Mr. Maeroff was an Ohio native who graduated from Cleveland Heights High School in 1957 and Ohio University in 1961, according to his Facebook page. He recalled in a letter to The Times (he was a frequent contributor to the letters page) that once when the poet Robert Frost gave a poetry reading at Ohio University, Mr. Maeroff had a one-on-one interview with him. “He said that ‘interpreters'—those trying to determine the essence of his work—were the bane of poets,” Mr. Maeroff wrote in the letter.
He worked for The New York Times from 1971 until 1986, the newspaper’s media relations office said, on a number of different desks (such as “metropolitan news”) before becoming the education correspondent.
After moving to the Carnegie Foundation for the Advancement of Teaching, in Princeton, N.J., for 10 years, Mr. Maeroff became the founding director of the Hechinger Institute on Education and the Media, at Teachers College, Columbia University. The institute was named for an earlier New York Times education correspondent, Fred M. Hechinger, and was founded to help education reporters get up to speed on complex debates and issues in the field.
“Gene, through the seminars he created, really wanted education reporters to get steeped in the issues,” said Richard Lee Colvin, an education journalist and communications consultant who succeeded Mr. Maeroff as director of the institute in 2003. “He really expected journalists to come there and work hard because they’d been subsidized.”
Mr. Colvin said that Mr. Maeroff always thought of himself as a journalist, though he wasn’t unwilling to use his expertise to try to improve the system.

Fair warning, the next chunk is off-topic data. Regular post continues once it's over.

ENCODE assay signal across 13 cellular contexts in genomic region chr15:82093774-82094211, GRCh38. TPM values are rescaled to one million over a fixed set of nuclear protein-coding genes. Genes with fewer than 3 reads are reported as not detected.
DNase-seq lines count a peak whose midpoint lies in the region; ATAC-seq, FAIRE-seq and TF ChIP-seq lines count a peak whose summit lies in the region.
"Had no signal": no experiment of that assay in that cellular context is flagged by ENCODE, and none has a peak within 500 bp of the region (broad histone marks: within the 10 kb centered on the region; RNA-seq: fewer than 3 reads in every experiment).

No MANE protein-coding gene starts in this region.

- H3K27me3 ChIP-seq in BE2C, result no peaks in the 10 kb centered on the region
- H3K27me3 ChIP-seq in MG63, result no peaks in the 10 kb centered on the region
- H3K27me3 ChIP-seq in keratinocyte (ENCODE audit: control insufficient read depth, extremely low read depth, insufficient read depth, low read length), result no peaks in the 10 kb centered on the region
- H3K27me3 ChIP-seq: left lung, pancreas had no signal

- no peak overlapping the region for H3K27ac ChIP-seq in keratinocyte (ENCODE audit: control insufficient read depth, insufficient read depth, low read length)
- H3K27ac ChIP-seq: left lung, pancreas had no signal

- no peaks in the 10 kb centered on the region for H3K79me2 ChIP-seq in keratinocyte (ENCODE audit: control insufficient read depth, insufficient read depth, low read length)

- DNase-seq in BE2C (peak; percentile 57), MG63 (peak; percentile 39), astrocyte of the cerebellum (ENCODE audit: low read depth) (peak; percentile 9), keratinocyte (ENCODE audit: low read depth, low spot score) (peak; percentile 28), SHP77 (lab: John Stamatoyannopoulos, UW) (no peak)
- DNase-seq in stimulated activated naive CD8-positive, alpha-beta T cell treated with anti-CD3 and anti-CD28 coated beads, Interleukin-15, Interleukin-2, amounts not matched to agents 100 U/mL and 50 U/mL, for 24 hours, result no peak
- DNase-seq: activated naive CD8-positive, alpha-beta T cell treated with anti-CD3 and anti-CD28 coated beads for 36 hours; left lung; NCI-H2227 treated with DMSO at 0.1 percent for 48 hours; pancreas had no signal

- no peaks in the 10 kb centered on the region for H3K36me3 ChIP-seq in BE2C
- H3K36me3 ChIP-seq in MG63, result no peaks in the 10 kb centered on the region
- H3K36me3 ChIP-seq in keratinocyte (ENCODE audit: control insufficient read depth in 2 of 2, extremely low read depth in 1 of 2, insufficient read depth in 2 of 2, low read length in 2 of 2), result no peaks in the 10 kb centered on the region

“He made it OK to want education to improve, but he drew a bright line between being a journalist and an advocate,” Mr. Colvin said.
Later in his life, Mr. Maeroff did take the step of becoming more involved in education policy at the local level: He ran for the school board in Edison, N.J., and served for six years.
Richard O’Malley, the superintendent of the district in northern New Jersey, issued a statement that said Mr. Maeroff “made it his personal mission to fight for the students and staff in the Edison Public Schools. He will be forever known as the architect of changing the course of the Edison Public Schools—bringing this once strangled political district to a national school district of excellence.”
Mr. Maeroff contributed opinion essays to Education Week, including one in 2009 after he had spent some time on the school board.
“Service on a school board is a largely thankless task that consumes hours of one’s time and for most of us pays zilch,” Mr. Maeroff wrote. “The power of school boards has been ebbing for decades. New governance models are on the horizon, but for the foreseeable future, school boards will be the only game in town, and if they don’t get it right, the nation’s students will pay the consequences.”
There was no immediate information available about services for Mr. Maeroff.
A version of this news article first appeared in the Education and the Media blog.